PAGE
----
Newborns don’t. Enough said!
A baby is not an option right now, but it still muddies up the water from time to time.
So the figurative water here is murky. My blog’s purpose is unclear. My heart and head are conflicting, and my home feels more like a hotel. But I’m glad to know I have you all, and that my words still carry meaning, even if they are sporadic and poorly edited.
* And hello to all you “From a Reader’s!” You should know your words mean just as much to me as my words have meant to you.
Sabine had her two-year appointment today. I’ve started to dread these appointments because I’m always CERTAIN she grew and then learn that no, she really didn’t grow. I swear she looks and feels bigger and that her clothes are smaller but no, her clothes are just shrinking from the insanely hot gas driers in our building.
BUT today was different. Today Sabine actually grew and her doctor was THRILLED! At her 18 month checkup Sabine was 28.5 inches tall (off the charts small) and 17.3 pounds (off the charts light). Today she was 30.3 inches tall (still off the charts small but she grew) and an amazing 23.3 pounds which is the 9th percentile!
SHE IS ON THE CHART FOR WEIGHT! AND IS STILL THE PICKIEST EATER EVER!
The doctor was seriously thrilled and suspects Sabine will gain more height in the coming months with all that weight gain. Everything else checked out great. Sabine passed her eye test with flying colors, which I could have told them based on how she can spot a box of Trader Joe’s Golden Round crackers from about a mile away, and everything else looked and sounded good. Her cognitive and speech development is right on track and she is catching up with gross motor thanks to all the physical therapy this summer.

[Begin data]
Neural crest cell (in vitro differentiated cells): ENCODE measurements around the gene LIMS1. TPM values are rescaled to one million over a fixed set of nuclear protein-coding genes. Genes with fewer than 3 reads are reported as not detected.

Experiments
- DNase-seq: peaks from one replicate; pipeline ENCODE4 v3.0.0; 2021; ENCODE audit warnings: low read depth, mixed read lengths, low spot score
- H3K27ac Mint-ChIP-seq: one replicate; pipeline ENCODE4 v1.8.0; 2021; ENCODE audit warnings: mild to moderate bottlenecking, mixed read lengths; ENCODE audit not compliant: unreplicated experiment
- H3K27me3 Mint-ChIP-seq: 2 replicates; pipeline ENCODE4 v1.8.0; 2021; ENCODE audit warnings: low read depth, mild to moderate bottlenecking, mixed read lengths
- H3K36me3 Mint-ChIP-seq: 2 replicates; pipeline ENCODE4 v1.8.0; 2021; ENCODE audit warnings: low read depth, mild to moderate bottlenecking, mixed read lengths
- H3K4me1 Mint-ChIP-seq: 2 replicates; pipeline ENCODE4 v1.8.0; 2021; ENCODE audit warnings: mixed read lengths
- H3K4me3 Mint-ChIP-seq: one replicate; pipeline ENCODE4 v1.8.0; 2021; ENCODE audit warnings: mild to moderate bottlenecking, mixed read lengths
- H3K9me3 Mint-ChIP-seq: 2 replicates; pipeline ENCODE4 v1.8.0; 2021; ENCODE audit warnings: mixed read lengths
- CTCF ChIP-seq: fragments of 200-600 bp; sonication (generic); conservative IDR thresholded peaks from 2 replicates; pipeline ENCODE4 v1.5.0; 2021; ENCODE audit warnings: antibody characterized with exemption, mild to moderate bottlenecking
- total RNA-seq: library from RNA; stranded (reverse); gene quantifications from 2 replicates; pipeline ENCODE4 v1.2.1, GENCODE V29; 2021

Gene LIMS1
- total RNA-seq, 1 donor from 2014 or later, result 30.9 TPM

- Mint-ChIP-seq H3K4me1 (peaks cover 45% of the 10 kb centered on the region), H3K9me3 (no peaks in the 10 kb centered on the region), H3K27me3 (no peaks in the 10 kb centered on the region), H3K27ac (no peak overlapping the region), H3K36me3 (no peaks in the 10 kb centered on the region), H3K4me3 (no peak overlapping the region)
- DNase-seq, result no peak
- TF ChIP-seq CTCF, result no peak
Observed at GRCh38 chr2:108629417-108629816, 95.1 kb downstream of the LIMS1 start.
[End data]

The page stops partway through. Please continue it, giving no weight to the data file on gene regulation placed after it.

This is a good time to update on all the genetic studies, too. I’d been waiting to update until we meet with the geneticist in September but based on her recent growth, I’m pretty sure she is in the clear.
The tests were looking for a mosaic of Trisomy 15 and the three potential markers for Russell Silver Syndrome, a rare form of genetic dwarfism. The Trisomy 15 was negative, which rules this syndrome out completely. The Russell Silver Syndrome tests were also negative, however, do not rule the syndrome out. Up to 40% of RSS cases are undetectable with current technology, meaning just because the tests are negative does not mean she does not have the syndrome.
We’ll chat with the geneticist about his impression in September and determine if we want to give her the label based on her physical markers alone. At this point I don’t care either way. If she has RSS it means that she will always be tiny and thin. If she does not have RSS she will likely still always be tiny and thin based on her growth so far. So… what difference does it make? Having the diagnosis does make it easier for her to receive services should she need more in the future, and it gives me a nice response when people are rude about her size. Otherwise, it means very little.
All of this rambling to say that Sabine’s diagnosis is nothing more than “short.” We are tremendously relieved and are looking forward to returning to life as normal with our “Fun Sized” kiddo!